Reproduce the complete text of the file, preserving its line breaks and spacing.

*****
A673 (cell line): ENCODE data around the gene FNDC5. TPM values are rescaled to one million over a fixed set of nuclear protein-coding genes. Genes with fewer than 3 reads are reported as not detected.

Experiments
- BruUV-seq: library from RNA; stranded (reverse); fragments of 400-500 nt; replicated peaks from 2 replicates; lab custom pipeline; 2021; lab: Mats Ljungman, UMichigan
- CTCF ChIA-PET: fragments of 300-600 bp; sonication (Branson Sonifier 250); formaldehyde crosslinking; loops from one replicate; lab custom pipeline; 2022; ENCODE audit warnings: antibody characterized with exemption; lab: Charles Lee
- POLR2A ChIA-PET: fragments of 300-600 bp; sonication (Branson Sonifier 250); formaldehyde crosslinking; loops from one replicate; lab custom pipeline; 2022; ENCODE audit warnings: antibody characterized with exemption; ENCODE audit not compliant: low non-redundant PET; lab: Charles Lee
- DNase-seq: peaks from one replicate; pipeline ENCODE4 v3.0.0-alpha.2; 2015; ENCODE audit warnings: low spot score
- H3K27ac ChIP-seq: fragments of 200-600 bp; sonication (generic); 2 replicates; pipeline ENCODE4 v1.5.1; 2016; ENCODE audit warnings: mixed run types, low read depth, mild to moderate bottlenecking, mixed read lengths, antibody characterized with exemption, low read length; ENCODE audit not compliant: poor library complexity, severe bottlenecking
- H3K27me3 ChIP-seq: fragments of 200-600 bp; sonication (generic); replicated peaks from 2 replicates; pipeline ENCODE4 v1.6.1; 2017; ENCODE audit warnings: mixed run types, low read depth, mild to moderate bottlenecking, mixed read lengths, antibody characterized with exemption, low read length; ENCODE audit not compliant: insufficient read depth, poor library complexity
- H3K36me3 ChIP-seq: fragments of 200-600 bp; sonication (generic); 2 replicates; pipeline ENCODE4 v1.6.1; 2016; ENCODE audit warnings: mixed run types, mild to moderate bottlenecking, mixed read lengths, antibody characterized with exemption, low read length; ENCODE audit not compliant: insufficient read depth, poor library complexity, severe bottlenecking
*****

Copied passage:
A673 (cell line): ENCODE data around the gene FNDC5. TPM values are rescaled to one million over a fixed set of nuclear protein-coding genes. Genes with fewer than 3 reads are reported as not detected.

Experiments
- BruUV-seq: library from RNA; stranded (reverse); fragments of 400-500 nt; replicated peaks from 2 replicates; lab custom pipeline; 2021; lab: Mats Ljungman, UMichigan
- CTCF ChIA-PET: fragments of 300-600 bp; sonication (Branson Sonifier 250); formaldehyde crosslinking; loops from one replicate; lab custom pipeline; 2022; ENCODE audit warnings: antibody characterized with exemption; lab: Charles Lee
- POLR2A ChIA-PET: fragments of 300-600 bp; sonication (Branson Sonifier 250); formaldehyde crosslinking; loops from one replicate; lab custom pipeline; 2022; ENCODE audit warnings: antibody characterized with exemption; ENCODE audit not compliant: low non-redundant PET; lab: Charles Lee
- DNase-seq: peaks from one replicate; pipeline ENCODE4 v3.0.0-alpha.2; 2015; ENCODE audit warnings: low spot score
- H3K27ac ChIP-seq: fragments of 200-600 bp; sonication (generic); 2 replicates; pipeline ENCODE4 v1.5.1; 2016; ENCODE audit warnings: mixed run types, low read depth, mild to moderate bottlenecking, mixed read lengths, antibody characterized with exemption, low read length; ENCODE audit not compliant: poor library complexity, severe bottlenecking
- H3K27me3 ChIP-seq: fragments of 200-600 bp; sonication (generic); replicated peaks from 2 replicates; pipeline ENCODE4 v1.6.1; 2017; ENCODE audit warnings: mixed run types, low read depth, mild to moderate bottlenecking, mixed read lengths, antibody characterized with exemption, low read length; ENCODE audit not compliant: insufficient read depth, poor library complexity
- H3K36me3 ChIP-seq: fragments of 200-600 bp; sonication (generic); 2 replicates; pipeline ENCODE4 v1.6.1; 2016; ENCODE audit warnings: mixed run types, mild to moderate bottlenecking, mixed read lengths, antibody characterized with exemption, low read length; ENCODE audit not compliant: insufficient read depth, poor library complexity, severe bottlenecking